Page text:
What is a mindset? The different mindsets we can choose to adopt for ourselves can broadly be grouped into three categories:


Which mindset do you and your organisation regularly adopt?

What our sustainability pioneers are realising is that you can’t just focus on the physical architecture, because what’s going on in our inner lives – our beliefs, values and higher purpose – always finds a way through to drive building performance. Unless organisations are authentically aligned, inside and out, the potential of any green building project will fade. This means that regardless of how well-intentioned the design is, or which ratings you pursue, the building users need to be genuinely aligned and consciously living the potential of their development every day.

In particular, high-performance green buildings require a culture of everyday leadership – people who genuinely come to work to be of value – to themselves, others, nature and the future. People who see every day as an opportunity to question everything, promoting more sustainable ways of living and working.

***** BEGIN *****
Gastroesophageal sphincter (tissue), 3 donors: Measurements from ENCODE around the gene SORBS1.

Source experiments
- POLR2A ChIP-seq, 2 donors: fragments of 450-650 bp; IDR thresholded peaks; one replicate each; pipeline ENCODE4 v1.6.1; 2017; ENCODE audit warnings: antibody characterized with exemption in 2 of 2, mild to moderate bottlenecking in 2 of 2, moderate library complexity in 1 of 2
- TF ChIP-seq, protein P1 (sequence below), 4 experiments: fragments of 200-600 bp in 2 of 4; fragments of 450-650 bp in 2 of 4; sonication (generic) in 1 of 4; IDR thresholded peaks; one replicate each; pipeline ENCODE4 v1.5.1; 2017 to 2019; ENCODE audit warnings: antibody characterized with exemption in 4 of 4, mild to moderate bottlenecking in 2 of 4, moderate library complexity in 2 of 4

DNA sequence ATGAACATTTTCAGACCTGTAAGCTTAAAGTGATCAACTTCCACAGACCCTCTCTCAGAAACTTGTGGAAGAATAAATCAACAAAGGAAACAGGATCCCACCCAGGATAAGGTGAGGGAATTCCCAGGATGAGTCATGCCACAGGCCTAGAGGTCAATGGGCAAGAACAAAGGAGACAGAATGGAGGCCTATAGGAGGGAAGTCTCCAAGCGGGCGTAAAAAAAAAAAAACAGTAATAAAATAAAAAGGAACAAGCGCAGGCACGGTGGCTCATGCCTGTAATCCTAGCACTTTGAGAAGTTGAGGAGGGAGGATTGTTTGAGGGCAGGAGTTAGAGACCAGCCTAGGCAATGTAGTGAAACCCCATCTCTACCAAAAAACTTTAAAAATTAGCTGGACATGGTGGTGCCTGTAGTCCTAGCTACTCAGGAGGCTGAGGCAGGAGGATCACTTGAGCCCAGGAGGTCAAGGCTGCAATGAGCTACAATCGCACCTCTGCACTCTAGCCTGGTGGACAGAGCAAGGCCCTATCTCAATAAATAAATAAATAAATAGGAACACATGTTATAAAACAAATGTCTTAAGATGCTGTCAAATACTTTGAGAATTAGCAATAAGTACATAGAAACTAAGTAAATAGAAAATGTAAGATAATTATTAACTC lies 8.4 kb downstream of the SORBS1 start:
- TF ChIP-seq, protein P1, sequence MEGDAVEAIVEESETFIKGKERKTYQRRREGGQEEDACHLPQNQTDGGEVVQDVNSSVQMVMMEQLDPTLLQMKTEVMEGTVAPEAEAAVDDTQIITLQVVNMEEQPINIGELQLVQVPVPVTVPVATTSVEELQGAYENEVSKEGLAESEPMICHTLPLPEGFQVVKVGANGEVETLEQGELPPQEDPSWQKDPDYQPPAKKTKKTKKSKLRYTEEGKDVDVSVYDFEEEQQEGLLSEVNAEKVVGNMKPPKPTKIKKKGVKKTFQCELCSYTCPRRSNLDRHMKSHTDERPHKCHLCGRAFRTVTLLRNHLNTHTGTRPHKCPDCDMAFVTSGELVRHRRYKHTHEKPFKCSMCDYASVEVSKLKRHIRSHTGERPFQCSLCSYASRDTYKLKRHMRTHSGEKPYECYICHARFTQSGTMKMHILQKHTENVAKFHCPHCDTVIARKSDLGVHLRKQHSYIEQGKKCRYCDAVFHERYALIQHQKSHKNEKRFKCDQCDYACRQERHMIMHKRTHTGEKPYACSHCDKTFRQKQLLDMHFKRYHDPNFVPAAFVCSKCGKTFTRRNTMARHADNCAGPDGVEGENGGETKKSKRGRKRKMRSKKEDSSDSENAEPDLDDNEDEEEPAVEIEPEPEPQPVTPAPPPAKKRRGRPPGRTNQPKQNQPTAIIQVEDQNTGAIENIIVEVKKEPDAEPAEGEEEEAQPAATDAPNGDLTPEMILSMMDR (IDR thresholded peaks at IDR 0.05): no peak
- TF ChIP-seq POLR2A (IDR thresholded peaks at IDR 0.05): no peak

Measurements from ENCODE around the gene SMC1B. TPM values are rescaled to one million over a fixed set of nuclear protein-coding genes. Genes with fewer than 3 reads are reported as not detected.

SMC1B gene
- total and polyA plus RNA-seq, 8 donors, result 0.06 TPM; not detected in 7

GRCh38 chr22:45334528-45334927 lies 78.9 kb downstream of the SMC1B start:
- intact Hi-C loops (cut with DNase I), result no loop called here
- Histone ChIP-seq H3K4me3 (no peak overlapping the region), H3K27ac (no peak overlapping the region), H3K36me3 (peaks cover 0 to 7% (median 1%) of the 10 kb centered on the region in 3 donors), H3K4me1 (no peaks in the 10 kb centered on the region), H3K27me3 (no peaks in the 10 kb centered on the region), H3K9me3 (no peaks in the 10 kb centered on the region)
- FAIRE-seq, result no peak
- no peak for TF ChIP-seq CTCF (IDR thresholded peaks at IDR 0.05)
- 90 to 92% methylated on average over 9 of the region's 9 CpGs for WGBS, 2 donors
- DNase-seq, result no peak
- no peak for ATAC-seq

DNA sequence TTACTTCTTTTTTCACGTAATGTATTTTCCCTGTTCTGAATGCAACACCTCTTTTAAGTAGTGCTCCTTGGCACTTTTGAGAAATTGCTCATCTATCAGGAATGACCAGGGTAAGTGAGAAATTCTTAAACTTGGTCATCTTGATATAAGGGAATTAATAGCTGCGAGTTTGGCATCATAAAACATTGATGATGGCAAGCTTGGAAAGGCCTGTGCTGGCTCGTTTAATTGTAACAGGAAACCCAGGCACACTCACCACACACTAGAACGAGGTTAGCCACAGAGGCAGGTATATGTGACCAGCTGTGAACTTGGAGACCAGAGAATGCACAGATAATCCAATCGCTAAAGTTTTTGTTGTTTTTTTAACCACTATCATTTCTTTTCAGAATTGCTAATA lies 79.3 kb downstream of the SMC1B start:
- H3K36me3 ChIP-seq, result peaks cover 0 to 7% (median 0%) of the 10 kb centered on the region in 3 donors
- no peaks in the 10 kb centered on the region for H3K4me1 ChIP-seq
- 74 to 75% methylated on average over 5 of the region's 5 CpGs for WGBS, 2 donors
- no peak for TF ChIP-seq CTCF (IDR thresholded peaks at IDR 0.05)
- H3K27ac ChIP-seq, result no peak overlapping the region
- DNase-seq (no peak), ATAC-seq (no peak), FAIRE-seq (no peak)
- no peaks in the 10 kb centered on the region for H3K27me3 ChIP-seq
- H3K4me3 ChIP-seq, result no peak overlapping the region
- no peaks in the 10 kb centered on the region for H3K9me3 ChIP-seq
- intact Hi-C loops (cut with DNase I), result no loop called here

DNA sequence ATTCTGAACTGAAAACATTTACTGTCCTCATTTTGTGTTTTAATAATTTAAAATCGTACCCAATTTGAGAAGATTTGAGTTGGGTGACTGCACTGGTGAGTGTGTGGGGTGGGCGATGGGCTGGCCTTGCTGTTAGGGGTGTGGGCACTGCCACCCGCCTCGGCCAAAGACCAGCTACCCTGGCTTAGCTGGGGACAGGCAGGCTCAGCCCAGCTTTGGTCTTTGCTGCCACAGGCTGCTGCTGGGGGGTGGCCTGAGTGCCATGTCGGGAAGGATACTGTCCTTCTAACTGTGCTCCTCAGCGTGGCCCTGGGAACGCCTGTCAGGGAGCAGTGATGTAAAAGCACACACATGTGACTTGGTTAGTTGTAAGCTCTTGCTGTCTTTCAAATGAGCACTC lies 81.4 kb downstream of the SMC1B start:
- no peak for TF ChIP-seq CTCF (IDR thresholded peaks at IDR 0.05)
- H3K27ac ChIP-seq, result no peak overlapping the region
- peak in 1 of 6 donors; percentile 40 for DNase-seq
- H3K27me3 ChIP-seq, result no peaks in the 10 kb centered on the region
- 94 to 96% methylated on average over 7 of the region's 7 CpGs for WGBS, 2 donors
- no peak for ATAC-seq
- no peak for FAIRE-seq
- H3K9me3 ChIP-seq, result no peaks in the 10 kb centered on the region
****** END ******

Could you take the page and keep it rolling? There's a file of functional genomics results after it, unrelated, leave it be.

These features are the hallmarks of a Benefit Mindset. Anything less is simply insufficient for nurturing the long-term potential of a high-performance green building.

Nowadays, people can see straight through you. They can tell if you’re not walking the talk, and walking the talk is where the business value of sustainability is. Therefore, if you’re in the business of creating a sustainable future – guess what, you’re also in the business of developing mindsets. It’s where the real leverage lies for infusing sustainability and everyday leadership into your organisation.